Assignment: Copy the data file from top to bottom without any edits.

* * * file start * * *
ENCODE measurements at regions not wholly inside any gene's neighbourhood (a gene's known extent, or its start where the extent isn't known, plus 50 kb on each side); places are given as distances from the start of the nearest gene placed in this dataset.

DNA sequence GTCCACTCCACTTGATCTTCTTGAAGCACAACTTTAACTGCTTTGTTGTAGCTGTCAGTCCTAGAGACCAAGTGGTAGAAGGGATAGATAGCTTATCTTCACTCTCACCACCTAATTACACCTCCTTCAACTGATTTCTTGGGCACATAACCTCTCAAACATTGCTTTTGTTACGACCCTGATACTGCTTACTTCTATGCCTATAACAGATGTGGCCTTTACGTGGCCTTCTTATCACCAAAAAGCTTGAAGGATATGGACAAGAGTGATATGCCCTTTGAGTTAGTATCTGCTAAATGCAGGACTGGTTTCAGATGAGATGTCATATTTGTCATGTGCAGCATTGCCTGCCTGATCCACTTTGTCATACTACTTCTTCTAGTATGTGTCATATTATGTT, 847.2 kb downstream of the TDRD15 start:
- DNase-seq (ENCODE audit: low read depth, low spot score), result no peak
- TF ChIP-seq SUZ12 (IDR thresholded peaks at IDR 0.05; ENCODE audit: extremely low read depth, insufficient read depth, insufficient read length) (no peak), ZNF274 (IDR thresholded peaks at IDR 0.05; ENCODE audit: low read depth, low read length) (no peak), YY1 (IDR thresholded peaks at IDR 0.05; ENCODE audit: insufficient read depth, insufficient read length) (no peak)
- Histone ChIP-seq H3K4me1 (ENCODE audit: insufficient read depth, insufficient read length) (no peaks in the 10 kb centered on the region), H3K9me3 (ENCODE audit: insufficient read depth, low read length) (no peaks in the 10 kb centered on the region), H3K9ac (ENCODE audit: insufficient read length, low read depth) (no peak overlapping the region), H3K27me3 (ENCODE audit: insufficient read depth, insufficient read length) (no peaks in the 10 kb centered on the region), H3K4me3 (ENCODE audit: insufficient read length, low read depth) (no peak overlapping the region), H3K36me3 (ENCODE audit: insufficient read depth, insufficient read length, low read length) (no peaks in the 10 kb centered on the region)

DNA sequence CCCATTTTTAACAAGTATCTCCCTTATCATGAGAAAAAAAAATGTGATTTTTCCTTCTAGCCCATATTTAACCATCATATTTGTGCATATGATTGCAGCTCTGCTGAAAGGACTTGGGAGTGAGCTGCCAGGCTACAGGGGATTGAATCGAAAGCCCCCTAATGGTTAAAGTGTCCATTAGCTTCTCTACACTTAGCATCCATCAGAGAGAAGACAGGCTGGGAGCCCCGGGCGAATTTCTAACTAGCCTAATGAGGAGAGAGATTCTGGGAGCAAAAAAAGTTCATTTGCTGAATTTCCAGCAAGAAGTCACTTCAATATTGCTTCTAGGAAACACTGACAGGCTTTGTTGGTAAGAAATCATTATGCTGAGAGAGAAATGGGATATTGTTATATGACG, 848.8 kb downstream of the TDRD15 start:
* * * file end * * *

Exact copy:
ENCODE measurements at regions not wholly inside any gene's neighbourhood (a gene's known extent, or its start where the extent isn't known, plus 50 kb on each side); places are given as distances from the start of the nearest gene placed in this dataset.

DNA sequence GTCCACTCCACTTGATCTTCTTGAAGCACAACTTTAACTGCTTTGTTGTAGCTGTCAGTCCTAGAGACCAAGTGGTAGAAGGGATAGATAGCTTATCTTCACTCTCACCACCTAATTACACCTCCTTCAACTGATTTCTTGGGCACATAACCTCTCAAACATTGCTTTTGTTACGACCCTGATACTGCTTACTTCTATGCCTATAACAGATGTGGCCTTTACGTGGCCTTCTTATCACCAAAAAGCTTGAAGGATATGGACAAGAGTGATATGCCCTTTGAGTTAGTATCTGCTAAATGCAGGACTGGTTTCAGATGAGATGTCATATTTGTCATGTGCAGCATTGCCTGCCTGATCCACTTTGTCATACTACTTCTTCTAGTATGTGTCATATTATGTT, 847.2 kb downstream of the TDRD15 start:
- DNase-seq (ENCODE audit: low read depth, low spot score), result no peak
- TF ChIP-seq SUZ12 (IDR thresholded peaks at IDR 0.05; ENCODE audit: extremely low read depth, insufficient read depth, insufficient read length) (no peak), ZNF274 (IDR thresholded peaks at IDR 0.05; ENCODE audit: low read depth, low read length) (no peak), YY1 (IDR thresholded peaks at IDR 0.05; ENCODE audit: insufficient read depth, insufficient read length) (no peak)
- Histone ChIP-seq H3K4me1 (ENCODE audit: insufficient read depth, insufficient read length) (no peaks in the 10 kb centered on the region), H3K9me3 (ENCODE audit: insufficient read depth, low read length) (no peaks in the 10 kb centered on the region), H3K9ac (ENCODE audit: insufficient read length, low read depth) (no peak overlapping the region), H3K27me3 (ENCODE audit: insufficient read depth, insufficient read length) (no peaks in the 10 kb centered on the region), H3K4me3 (ENCODE audit: insufficient read length, low read depth) (no peak overlapping the region), H3K36me3 (ENCODE audit: insufficient read depth, insufficient read length, low read length) (no peaks in the 10 kb centered on the region)

DNA sequence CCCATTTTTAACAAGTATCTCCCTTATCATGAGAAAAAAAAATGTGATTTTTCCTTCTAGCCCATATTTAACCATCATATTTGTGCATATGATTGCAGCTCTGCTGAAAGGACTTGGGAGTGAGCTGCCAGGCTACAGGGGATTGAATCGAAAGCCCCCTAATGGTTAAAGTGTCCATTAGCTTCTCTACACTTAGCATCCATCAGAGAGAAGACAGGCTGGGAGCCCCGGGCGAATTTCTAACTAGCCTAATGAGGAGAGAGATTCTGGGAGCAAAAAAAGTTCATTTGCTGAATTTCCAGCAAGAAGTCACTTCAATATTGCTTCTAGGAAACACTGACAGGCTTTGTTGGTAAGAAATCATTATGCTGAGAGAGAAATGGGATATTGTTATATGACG, 848.8 kb downstream of the TDRD15 start: